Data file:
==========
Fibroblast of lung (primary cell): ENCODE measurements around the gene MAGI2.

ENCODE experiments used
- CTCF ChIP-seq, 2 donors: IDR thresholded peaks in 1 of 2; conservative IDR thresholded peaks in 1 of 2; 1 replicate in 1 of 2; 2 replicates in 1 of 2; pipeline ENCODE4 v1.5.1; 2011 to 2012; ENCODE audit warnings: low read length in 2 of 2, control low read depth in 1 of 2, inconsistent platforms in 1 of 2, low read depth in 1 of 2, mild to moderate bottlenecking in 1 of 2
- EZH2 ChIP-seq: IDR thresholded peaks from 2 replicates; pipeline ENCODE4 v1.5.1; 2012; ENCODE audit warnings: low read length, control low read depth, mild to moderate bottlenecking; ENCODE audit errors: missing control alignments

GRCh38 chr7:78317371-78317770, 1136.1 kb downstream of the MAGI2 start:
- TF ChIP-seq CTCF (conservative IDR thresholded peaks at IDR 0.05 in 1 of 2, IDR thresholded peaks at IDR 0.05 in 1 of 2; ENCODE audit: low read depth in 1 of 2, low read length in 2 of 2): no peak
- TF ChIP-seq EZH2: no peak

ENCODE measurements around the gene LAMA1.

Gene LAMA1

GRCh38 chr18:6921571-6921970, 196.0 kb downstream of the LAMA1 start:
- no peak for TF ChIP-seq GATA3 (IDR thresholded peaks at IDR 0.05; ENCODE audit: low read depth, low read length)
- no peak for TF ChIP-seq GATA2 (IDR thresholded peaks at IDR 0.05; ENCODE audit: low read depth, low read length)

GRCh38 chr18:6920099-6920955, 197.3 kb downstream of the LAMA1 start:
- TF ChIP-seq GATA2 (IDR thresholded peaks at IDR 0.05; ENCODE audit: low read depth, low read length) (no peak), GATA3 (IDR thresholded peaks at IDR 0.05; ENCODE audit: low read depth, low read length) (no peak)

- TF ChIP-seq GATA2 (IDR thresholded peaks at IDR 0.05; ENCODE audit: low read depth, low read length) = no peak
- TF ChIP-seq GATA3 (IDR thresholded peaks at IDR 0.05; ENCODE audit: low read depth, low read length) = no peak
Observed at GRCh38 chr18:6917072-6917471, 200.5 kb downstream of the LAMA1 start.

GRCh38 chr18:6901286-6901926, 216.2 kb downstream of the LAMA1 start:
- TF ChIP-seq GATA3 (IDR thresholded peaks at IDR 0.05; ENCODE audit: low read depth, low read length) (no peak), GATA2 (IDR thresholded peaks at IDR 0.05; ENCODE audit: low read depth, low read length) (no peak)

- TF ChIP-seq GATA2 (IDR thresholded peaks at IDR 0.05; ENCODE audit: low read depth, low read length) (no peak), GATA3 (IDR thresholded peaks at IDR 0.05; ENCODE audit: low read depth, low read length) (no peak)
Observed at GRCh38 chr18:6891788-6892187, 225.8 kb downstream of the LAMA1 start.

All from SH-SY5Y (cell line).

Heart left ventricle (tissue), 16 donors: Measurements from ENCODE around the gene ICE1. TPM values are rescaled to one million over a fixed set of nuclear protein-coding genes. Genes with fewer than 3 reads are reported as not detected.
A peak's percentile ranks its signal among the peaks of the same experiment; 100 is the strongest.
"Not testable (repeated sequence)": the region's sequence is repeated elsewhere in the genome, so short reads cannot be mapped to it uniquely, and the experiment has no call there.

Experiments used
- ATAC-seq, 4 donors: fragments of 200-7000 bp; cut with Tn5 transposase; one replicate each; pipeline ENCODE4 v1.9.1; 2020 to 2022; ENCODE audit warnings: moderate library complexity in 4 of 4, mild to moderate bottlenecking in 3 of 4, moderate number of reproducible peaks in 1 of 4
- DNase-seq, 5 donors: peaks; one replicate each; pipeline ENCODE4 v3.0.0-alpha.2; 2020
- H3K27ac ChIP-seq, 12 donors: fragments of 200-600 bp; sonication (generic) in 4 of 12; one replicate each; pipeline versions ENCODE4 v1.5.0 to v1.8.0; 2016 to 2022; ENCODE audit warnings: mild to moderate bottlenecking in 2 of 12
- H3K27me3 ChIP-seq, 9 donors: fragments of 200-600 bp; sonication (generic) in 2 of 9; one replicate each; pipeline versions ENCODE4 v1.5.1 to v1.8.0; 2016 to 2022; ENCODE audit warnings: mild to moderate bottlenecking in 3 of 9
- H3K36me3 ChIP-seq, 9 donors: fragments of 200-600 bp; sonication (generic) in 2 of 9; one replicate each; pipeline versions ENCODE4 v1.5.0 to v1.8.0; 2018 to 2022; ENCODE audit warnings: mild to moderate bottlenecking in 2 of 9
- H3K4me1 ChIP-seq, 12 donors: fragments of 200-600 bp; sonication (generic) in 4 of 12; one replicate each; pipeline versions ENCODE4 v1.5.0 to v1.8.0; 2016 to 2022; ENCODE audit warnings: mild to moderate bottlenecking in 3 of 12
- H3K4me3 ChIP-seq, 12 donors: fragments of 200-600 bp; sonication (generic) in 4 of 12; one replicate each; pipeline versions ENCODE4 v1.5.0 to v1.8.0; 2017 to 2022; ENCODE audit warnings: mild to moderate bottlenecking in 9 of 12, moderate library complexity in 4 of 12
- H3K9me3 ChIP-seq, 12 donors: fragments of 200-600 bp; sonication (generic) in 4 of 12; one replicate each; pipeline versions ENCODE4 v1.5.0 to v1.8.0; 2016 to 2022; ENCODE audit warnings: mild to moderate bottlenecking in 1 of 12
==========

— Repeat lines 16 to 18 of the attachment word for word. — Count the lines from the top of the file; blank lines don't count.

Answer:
- TF ChIP-seq GATA3 (IDR thresholded peaks at IDR 0.05; ENCODE audit: low read depth, low read length) = no peak
Observed at GRCh38 chr18:6917072-6917471, 200.5 kb downstream of the LAMA1 start.

GRCh38 chr18:6901286-6901926, 216.2 kb downstream of the LAMA1 start: